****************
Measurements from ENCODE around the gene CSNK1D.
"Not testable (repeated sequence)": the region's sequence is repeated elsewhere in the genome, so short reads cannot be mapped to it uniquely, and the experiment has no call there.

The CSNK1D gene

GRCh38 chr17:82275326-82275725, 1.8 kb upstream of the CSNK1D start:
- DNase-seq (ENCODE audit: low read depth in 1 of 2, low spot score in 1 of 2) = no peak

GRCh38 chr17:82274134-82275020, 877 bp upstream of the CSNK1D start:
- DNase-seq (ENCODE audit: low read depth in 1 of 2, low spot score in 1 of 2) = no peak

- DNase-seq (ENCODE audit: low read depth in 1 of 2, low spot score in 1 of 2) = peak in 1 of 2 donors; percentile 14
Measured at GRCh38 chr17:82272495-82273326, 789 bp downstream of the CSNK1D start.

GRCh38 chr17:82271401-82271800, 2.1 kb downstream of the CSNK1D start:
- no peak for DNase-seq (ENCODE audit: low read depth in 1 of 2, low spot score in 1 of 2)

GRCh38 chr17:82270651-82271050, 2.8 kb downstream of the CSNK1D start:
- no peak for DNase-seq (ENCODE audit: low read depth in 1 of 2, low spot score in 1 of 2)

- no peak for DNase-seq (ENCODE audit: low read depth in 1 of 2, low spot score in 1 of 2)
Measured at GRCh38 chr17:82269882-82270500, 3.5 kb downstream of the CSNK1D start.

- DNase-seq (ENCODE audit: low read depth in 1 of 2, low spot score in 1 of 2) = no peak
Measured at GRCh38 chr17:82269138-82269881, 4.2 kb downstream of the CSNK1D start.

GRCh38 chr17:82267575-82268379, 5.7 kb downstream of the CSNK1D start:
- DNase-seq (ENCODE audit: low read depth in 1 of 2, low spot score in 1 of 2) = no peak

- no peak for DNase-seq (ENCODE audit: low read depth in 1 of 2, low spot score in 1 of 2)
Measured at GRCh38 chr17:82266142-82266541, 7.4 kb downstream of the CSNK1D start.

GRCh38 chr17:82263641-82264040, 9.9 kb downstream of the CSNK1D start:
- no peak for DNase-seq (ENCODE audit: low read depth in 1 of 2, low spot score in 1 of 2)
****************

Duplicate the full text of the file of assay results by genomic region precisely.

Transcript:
Measurements from ENCODE around the gene CSNK1D.
"Not testable (repeated sequence)": the region's sequence is repeated elsewhere in the genome, so short reads cannot be mapped to it uniquely, and the experiment has no call there.

The CSNK1D gene

GRCh38 chr17:82275326-82275725, 1.8 kb upstream of the CSNK1D start:
- DNase-seq (ENCODE audit: low read depth in 1 of 2, low spot score in 1 of 2) = no peak

GRCh38 chr17:82274134-82275020, 877 bp upstream of the CSNK1D start:
- DNase-seq (ENCODE audit: low read depth in 1 of 2, low spot score in 1 of 2) = no peak

- DNase-seq (ENCODE audit: low read depth in 1 of 2, low spot score in 1 of 2) = peak in 1 of 2 donors; percentile 14
Measured at GRCh38 chr17:82272495-82273326, 789 bp downstream of the CSNK1D start.

GRCh38 chr17:82271401-82271800, 2.1 kb downstream of the CSNK1D start:
- no peak for DNase-seq (ENCODE audit: low read depth in 1 of 2, low spot score in 1 of 2)

GRCh38 chr17:82270651-82271050, 2.8 kb downstream of the CSNK1D start:
- no peak for DNase-seq (ENCODE audit: low read depth in 1 of 2, low spot score in 1 of 2)

- no peak for DNase-seq (ENCODE audit: low read depth in 1 of 2, low spot score in 1 of 2)
Measured at GRCh38 chr17:82269882-82270500, 3.5 kb downstream of the CSNK1D start.

- DNase-seq (ENCODE audit: low read depth in 1 of 2, low spot score in 1 of 2) = no peak
Measured at GRCh38 chr17:82269138-82269881, 4.2 kb downstream of the CSNK1D start.

GRCh38 chr17:82267575-82268379, 5.7 kb downstream of the CSNK1D start:
- DNase-seq (ENCODE audit: low read depth in 1 of 2, low spot score in 1 of 2) = no peak

- no peak for DNase-seq (ENCODE audit: low read depth in 1 of 2, low spot score in 1 of 2)
Measured at GRCh38 chr17:82266142-82266541, 7.4 kb downstream of the CSNK1D start.

GRCh38 chr17:82263641-82264040, 9.9 kb downstream of the CSNK1D start:
- no peak for DNase-seq (ENCODE audit: low read depth in 1 of 2, low spot score in 1 of 2)